Local delivery of anti-tumor drugs provides a high local concentration and decreases the incidence of side effects commonly observed with systemic therapy. Hydrogel systems are commonly used as a local drug delivery system. In this study, we prepared a novel thermosensitive conjugated linoleic acid (CLA)-coupled poloxamer hydrogel for local delivery of paclitaxel (PTX) to gain the benefits of the pro-drug activity of the CLA-coupled poloxamer and enhanced PTX solubility due to the micellar property of the CLA-coupled poloxamer. To evaluate the anti-tumor activity of the PTX-incorporated CLA-coupled poloxamer hydrogel in vivo, formulations were injected subcutaneously into tumor-bearing mice. Cell cycle and apoptosis markers were examined to determine the mechanism of the anti-tumor activity of PTX. The PTX-incorporated CLA-coupled poloxamer thermosensitive hydrogel showed excellent anti-tumor activity in vivo inducing stronger cell cycle arrest and apoptosis in tumor tissue than the PTX-incorporated poloxamer hydrogel. These results were attributed to the synergistic effect of the anti-tumor property of PTX with released CLA from the CLA-coupled poloxamer as the pro-drug and the enhanced solubility of PTX resulting from the micellar property of the CLA-coupled poloxamer. The CLA-coupled poloxamer designed in this study has great potential as an effective injectable carrier of PTX.
Keywords: Hydrogel; Poloxamer; Conjugated linoleic acid; Paclitaxel; Thermosensitive;
A magnetic, luminescent and mesoporous core–shell structured composite material as drug carrier by Piaoping Yang; Zewei Quan; Zhiyao Hou; Chunxia Li; Xiaojiao Kang; Ziyong Cheng; Jun Lin (4786-4795).
In this paper, hydrothermal synthesized Fe3O4 microspheres have been encapsulated with nonporous silica and a further layer of ordered mesoporous silica through a simple sol–gel process. The surface of the outer silica shell was further functionalized by the deposition of YVO4:Eu3+ phosphors, realizing a sandwich structured material with mesoporous, magnetic and luminescent properties. The multifunctional system was used as drug carrier to investigate the storage and release properties using ibuprofen (IBU) as model drug by the surface modification. X-ray diffraction (XRD), scanning electron microscopy (SEM), transmission electron microscopy (TEM), X-ray photoelectron spectra (XPS), Fourier transform infrared spectroscopy (FT-IR), N2 adsorption/desorption, photoluminescence (PL) spectra, and superconducting quantum interference device (SQUID) were used to characterized the samples. The results reveal that the material shows typical ordered mesoporous characteristics, and have monodisperse spherical morphology with smooth surface and narrow size distribution. Additionally, the multifunctional system shows the characteristic emission of Eu3+ (5D0–7F1–4) even after the loading of drug molecules. Magnetism measurement reveals the superparamagnetic feature of the samples. Drug release test indicates that the multifunctional system shows drug sustained properties. Moreover, the emission intensities of Eu3+ in the drug carrier system increase with the released amount of drug, thus making the drug release be easily tracked and monitored by the change of the luminescence intensity.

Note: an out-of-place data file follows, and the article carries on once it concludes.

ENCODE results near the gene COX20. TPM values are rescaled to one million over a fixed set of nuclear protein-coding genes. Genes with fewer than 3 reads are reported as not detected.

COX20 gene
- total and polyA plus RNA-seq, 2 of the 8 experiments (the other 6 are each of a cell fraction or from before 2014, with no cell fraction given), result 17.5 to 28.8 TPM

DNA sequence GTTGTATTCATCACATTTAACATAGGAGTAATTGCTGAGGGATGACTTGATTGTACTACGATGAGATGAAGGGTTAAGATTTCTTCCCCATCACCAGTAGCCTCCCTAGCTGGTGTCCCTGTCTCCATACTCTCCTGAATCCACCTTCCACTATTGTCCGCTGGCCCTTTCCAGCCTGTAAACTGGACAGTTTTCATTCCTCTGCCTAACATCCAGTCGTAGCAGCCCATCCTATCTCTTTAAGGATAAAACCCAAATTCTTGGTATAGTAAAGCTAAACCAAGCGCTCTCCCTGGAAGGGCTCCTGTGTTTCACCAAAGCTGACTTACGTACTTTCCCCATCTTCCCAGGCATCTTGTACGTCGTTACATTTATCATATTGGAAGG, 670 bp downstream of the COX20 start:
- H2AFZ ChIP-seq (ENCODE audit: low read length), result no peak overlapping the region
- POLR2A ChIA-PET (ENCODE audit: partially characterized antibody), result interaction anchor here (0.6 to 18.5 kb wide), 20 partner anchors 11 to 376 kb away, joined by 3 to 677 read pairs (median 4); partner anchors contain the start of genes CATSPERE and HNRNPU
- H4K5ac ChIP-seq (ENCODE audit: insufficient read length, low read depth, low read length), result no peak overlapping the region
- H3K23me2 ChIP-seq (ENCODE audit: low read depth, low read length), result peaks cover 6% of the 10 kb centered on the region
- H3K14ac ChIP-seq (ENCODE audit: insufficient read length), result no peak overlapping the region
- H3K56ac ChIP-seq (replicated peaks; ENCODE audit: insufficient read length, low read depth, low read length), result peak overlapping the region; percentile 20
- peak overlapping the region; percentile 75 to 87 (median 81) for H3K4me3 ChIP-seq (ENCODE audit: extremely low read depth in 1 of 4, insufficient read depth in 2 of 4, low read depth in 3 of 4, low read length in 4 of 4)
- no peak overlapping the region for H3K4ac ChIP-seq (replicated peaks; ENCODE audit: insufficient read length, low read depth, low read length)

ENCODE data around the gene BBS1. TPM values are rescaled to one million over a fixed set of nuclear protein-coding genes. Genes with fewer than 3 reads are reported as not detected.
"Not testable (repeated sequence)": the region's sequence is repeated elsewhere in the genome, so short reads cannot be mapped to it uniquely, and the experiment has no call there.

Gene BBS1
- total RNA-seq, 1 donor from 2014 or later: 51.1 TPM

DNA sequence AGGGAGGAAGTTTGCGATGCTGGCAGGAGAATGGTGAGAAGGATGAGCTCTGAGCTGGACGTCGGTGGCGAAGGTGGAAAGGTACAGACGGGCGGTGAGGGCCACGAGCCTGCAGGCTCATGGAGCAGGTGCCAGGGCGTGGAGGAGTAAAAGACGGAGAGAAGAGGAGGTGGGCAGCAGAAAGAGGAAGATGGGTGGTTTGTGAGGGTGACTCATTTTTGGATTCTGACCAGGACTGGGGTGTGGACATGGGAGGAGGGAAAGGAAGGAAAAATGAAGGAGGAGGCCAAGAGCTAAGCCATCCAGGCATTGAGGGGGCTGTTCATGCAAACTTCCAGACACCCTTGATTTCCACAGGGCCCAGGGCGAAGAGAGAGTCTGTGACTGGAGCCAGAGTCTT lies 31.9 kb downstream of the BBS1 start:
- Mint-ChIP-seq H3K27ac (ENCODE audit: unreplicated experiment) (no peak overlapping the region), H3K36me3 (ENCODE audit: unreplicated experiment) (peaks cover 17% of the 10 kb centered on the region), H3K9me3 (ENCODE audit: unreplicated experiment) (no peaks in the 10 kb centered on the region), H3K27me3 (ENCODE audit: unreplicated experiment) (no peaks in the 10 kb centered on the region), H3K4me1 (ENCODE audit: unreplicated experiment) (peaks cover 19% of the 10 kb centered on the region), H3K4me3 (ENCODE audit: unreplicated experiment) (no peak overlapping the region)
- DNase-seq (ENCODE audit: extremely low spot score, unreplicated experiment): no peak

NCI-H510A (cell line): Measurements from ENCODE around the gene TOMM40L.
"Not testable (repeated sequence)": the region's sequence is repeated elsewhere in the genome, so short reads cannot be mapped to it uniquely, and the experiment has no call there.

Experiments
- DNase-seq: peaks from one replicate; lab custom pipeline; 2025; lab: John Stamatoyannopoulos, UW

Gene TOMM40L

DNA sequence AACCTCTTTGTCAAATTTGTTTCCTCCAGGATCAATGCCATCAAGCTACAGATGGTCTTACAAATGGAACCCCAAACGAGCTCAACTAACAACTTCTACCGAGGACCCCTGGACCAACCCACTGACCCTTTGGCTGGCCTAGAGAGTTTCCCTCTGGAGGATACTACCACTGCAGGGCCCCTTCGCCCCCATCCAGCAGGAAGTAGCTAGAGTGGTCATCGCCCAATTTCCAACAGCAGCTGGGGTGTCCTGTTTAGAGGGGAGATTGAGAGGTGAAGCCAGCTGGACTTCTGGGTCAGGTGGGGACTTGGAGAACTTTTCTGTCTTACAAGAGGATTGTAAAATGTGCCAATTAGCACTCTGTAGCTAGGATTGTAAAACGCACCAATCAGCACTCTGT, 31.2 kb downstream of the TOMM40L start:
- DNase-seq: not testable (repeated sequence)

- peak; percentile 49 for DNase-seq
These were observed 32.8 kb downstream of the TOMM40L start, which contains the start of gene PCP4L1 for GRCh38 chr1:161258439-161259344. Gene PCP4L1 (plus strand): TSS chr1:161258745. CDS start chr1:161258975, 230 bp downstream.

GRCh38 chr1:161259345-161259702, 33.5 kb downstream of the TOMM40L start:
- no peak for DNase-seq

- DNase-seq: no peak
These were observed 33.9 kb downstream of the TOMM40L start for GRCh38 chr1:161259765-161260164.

Keywords: Drug delivery; Magnetism; Luminescence; Core–shell; Mesoporous;
Determination of dual delivery for stem cell differentiation using dexamethasone and TGF-β3 in/on polymeric microspheres by Ji S. Park; Kun Na; Dae G. Woo; Han N. Yang; Keun-Hong Park (4796-4805).
In this work, a cocktail of dexamethasone (Dex) and transforming growth factor-β3 (TGF-β3) bound with heparin in/on PLGA microspheres was investigated by local dual delivery using rabbit mesenchymal stem cells (rMSCs) for chondrogenic differentiation in in vitro and in vivo study. In this study, we proved that the microsphere constructs were capable of simultaneously releasing TGF-β3-conjugated with cy5.5 and Dex-conjugated with FITC with approximately zero order kinetics determined by Kodak imaging and confocal laser microscope. Microsphere constructs containing TGF-β3 and Dex showed a significantly higher number of specific lacunae phenotypes at the end of the 4 week study irrespective of the presence of dexamethasone and TGF-β3. Thus, dual delivery of TGF and Dex can be used to engineer inflammation-free and cartilage-associate tissue in the transplanted PLGA construct into nude mouse. These heparin-bound TGF-β3-coated and Dex-loaded PLGA microsphere constructs show promise as coatings for implantable biomedical devices to improve biocompatibility and ensure both in vitro and in vivo performance.